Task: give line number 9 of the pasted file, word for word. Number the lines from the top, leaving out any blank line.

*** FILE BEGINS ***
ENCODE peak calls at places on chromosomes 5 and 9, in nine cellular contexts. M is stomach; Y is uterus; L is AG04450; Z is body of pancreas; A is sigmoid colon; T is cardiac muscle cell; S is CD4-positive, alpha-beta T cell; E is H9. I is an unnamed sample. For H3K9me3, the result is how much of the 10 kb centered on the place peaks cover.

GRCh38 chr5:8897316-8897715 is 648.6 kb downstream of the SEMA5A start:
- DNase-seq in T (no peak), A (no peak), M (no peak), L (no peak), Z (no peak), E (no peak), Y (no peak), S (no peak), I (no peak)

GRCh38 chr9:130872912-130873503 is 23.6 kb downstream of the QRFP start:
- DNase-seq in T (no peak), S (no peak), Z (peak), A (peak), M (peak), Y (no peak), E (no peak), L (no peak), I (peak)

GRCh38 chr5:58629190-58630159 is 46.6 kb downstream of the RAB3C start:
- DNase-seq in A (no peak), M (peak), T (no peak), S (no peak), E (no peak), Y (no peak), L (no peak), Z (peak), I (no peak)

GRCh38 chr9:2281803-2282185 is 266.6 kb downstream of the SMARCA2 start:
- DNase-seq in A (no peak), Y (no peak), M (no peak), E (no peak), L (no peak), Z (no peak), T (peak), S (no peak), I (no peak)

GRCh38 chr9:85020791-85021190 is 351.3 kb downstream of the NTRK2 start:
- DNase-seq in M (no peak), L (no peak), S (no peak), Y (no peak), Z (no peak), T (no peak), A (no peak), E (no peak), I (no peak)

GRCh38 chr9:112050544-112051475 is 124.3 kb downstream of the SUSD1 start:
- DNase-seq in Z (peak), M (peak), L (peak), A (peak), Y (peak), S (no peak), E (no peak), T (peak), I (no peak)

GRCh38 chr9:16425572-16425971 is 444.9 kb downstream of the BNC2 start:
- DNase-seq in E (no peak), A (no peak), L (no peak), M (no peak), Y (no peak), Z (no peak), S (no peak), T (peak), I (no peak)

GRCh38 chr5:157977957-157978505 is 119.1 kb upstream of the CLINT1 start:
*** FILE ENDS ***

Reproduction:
- DNase-seq in A (no peak), Y (no peak), M (no peak), E (no peak), L (no peak), Z (no peak), T (peak), S (no peak), I (no peak)